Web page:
Knowing if I decided to publish specific information in the letter, it would certainly result in demands for a response from those named in the letter, I felt that there was enough very serious information contained in the letter to bring it to public attention.

I did not contact anyone involved prior to the publication of that post. I also did not contact anyone about a rebuttal or a response. I was contacted by Steve Alder on the very same day the article was published. In our conversations (email and telephone), Mr. Alder asked if I would publish his response and I agreed. As I said before, I felt certain any mention of such a letter of this serious a nature would muster a response. I believe it to be the responsible and credible thing to do. As I have explained, I have no “side” in this issue but I do take issue with no fewer than two things that I wish to address.

What I will first address are the publications I have made about the Idaho Wildlife Summit. You can find all previous articles about the Wildlife Summit here.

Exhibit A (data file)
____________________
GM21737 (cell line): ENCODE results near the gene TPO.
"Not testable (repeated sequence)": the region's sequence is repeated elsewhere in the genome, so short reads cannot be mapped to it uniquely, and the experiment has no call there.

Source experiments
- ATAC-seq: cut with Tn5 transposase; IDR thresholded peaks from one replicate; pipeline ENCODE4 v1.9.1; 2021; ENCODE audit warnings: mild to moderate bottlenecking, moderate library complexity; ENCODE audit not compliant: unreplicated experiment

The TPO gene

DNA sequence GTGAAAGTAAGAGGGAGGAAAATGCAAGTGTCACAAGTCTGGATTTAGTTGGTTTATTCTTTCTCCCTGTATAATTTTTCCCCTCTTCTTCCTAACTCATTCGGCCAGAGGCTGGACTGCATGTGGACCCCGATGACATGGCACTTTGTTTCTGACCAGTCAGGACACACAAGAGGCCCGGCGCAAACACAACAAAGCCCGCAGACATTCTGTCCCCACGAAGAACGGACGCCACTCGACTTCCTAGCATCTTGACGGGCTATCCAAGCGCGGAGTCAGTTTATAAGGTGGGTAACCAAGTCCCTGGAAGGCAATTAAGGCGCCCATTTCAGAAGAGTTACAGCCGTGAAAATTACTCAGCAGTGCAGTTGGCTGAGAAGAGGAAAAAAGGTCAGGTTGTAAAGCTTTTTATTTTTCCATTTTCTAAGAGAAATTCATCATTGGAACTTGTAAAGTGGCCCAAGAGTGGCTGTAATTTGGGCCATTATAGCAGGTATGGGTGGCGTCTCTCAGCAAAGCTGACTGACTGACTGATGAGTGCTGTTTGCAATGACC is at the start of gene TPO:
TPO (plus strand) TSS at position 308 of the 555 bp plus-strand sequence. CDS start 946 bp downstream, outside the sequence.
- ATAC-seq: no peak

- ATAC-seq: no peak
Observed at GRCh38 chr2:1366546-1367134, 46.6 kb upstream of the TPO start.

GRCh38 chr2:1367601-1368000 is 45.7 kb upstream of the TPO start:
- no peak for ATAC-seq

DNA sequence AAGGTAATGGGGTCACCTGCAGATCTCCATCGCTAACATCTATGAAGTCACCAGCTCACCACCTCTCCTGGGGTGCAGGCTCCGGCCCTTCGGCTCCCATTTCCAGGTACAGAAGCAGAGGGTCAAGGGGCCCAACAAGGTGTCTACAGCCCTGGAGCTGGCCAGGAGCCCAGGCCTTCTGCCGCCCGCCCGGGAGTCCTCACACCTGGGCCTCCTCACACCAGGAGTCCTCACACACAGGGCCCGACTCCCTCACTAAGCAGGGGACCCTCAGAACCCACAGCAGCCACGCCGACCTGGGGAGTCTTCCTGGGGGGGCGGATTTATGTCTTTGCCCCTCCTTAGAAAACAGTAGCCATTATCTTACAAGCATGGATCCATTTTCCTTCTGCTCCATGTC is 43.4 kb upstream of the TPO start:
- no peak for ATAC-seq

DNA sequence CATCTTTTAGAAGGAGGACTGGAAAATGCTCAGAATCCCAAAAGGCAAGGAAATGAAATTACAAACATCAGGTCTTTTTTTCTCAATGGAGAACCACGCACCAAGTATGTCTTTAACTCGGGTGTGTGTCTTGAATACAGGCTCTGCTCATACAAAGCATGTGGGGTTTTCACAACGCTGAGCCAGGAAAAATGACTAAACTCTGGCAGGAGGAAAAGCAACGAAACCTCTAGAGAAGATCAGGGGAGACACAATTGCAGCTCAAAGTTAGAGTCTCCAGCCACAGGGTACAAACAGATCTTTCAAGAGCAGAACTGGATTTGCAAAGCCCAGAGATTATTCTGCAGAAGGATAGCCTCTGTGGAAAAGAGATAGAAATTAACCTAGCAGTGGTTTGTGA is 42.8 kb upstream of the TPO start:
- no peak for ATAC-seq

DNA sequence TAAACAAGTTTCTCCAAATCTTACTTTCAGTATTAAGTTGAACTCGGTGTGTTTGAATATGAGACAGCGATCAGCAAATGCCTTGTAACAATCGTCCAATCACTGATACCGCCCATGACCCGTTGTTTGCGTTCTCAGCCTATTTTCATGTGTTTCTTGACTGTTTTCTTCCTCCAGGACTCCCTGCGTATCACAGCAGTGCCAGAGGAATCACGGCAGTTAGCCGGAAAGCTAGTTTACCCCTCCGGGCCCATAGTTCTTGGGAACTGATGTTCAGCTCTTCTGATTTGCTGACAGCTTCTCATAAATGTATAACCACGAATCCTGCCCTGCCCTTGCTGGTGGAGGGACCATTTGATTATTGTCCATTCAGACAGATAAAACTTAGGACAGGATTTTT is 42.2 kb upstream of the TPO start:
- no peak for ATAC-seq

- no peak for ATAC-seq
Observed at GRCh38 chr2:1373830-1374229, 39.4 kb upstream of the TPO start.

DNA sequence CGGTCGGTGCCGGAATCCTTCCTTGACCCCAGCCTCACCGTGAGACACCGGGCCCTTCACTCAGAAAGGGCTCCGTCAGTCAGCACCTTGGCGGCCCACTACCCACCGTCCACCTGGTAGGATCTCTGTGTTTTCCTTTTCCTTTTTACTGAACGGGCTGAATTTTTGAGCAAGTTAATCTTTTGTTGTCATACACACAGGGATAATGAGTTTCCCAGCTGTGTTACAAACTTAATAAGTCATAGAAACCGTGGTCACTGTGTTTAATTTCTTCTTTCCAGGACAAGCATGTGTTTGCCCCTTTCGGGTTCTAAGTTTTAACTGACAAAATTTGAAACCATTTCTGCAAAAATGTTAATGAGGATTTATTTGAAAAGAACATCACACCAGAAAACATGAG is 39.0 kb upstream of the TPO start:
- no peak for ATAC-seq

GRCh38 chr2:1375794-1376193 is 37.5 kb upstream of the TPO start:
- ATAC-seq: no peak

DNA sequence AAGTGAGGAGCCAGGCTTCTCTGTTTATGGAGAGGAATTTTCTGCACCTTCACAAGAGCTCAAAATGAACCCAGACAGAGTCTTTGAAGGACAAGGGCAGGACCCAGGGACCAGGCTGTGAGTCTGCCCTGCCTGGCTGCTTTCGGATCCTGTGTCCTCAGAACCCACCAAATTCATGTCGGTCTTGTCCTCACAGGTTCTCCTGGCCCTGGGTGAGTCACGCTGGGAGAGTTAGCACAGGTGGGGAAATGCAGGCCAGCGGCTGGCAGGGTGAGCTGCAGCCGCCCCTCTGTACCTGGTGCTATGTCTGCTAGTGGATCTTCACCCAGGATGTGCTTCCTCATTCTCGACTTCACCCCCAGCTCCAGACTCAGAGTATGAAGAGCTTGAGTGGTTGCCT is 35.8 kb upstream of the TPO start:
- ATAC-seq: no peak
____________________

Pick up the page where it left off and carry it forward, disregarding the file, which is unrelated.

As most know by now, some of Idaho’s sportsmen became divided over the Wildlife Summit; in essence whether they should fight to stop it from happening and/or boycott the event, or attend the event and participate. On the issue, I expressed that the Wildlife Summit would be a dog and pony show. I’ve studied about these public forums and personally find them an absolute waste of taxpayers’ money, along with the fact they are corruptly formulated to achieve desired results. I still believe that and stick by the statements I have made about it.

Some readers made the assumption that because of my stance on this issue, that I was “on the side” of Save Western Wildlife, who were fighting to get the Summit shut down. I have explained my personal opinion on this topic and provided enough information to support my reasons. That should be enough.

The second issue that is most imperative in my opinion, addresses the problems that have riddled Idaho Department of Fish and Game commissioner Tony McDermott. I do not know Mr. McDermott personally, but like most Idaho sportsmen, have read about and heard about some of his actions as a member of that commission.

I think the first crazy thing I remember reading and writing about was back in August of 2010. In an email response by Mr. McDermott, at the time involving certain sportsmen seeking the ouster of Commissioner Budge, McDermott wrote some unprofessional comments. You can read those here but here is what I wrote about his actions: